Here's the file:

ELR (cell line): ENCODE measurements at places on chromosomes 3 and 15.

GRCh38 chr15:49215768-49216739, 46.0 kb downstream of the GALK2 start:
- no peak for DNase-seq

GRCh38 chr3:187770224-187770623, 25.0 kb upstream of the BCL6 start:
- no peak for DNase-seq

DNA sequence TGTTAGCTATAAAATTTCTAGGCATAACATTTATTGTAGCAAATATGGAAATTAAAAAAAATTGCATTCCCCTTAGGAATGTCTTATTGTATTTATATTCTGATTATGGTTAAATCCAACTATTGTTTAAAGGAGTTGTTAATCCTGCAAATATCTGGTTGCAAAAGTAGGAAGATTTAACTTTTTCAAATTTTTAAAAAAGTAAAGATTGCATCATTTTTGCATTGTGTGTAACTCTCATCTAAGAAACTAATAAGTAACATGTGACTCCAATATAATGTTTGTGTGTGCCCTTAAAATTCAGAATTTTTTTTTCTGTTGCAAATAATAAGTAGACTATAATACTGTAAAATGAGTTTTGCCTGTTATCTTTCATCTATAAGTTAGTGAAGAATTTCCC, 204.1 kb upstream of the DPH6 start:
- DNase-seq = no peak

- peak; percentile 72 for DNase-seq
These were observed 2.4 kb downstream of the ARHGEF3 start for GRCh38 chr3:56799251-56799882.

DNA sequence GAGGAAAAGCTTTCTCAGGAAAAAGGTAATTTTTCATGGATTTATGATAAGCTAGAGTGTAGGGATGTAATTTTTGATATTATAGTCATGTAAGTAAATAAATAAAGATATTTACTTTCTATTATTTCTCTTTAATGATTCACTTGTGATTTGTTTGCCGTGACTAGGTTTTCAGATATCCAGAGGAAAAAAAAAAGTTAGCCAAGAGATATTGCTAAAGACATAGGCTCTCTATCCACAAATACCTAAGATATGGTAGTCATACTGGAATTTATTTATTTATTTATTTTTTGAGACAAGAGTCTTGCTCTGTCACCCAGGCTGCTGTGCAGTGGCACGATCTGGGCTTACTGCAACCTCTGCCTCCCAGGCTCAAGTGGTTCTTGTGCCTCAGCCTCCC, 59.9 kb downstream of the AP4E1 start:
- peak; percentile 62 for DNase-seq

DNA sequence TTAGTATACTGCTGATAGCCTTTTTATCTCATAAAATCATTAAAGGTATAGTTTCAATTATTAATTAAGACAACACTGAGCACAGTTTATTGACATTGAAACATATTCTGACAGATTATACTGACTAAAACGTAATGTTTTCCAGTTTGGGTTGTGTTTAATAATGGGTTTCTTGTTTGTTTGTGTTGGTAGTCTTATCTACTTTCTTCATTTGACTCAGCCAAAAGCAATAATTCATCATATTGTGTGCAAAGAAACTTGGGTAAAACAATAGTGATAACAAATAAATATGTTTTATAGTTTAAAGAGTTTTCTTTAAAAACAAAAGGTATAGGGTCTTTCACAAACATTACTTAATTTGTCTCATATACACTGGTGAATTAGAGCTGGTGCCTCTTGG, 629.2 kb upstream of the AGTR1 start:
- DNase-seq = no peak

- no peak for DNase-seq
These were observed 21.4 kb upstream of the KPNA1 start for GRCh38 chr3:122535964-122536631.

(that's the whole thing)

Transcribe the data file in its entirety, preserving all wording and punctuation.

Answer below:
ELR (cell line): ENCODE measurements at places on chromosomes 3 and 15.

GRCh38 chr15:49215768-49216739, 46.0 kb downstream of the GALK2 start:
- no peak for DNase-seq

GRCh38 chr3:187770224-187770623, 25.0 kb upstream of the BCL6 start:
- no peak for DNase-seq

DNA sequence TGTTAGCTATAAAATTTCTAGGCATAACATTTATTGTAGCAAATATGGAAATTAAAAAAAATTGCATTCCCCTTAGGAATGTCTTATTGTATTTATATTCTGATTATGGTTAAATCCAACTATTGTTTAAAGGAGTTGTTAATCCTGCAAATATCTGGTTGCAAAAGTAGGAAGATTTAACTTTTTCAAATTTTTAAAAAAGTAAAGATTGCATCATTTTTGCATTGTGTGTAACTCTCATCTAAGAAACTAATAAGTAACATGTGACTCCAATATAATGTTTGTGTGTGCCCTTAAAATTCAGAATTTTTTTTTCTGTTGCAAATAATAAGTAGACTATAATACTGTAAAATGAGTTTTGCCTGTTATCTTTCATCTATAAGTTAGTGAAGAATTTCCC, 204.1 kb upstream of the DPH6 start:
- DNase-seq = no peak

- peak; percentile 72 for DNase-seq
These were observed 2.4 kb downstream of the ARHGEF3 start for GRCh38 chr3:56799251-56799882.

DNA sequence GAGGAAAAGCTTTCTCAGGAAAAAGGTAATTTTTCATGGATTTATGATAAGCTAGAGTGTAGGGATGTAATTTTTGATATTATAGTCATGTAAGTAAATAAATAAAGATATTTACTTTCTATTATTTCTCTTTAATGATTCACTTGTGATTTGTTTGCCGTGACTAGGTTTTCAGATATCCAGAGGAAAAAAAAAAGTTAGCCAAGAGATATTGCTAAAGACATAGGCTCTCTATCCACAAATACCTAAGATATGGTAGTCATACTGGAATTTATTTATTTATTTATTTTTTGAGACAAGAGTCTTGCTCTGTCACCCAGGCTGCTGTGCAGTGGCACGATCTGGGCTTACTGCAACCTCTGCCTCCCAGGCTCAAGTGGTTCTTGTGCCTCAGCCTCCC, 59.9 kb downstream of the AP4E1 start:
- peak; percentile 62 for DNase-seq

DNA sequence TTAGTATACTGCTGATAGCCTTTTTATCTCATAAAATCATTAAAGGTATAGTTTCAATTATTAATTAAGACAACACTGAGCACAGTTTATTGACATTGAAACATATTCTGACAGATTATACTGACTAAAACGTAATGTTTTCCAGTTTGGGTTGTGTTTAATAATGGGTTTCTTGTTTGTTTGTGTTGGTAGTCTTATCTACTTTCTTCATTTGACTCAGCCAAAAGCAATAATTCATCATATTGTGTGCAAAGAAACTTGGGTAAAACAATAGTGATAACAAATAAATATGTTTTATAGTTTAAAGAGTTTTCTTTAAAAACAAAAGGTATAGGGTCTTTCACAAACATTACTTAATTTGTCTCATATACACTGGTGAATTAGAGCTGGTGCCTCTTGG, 629.2 kb upstream of the AGTR1 start:
- DNase-seq = no peak

- no peak for DNase-seq
These were observed 21.4 kb upstream of the KPNA1 start for GRCh38 chr3:122535964-122536631.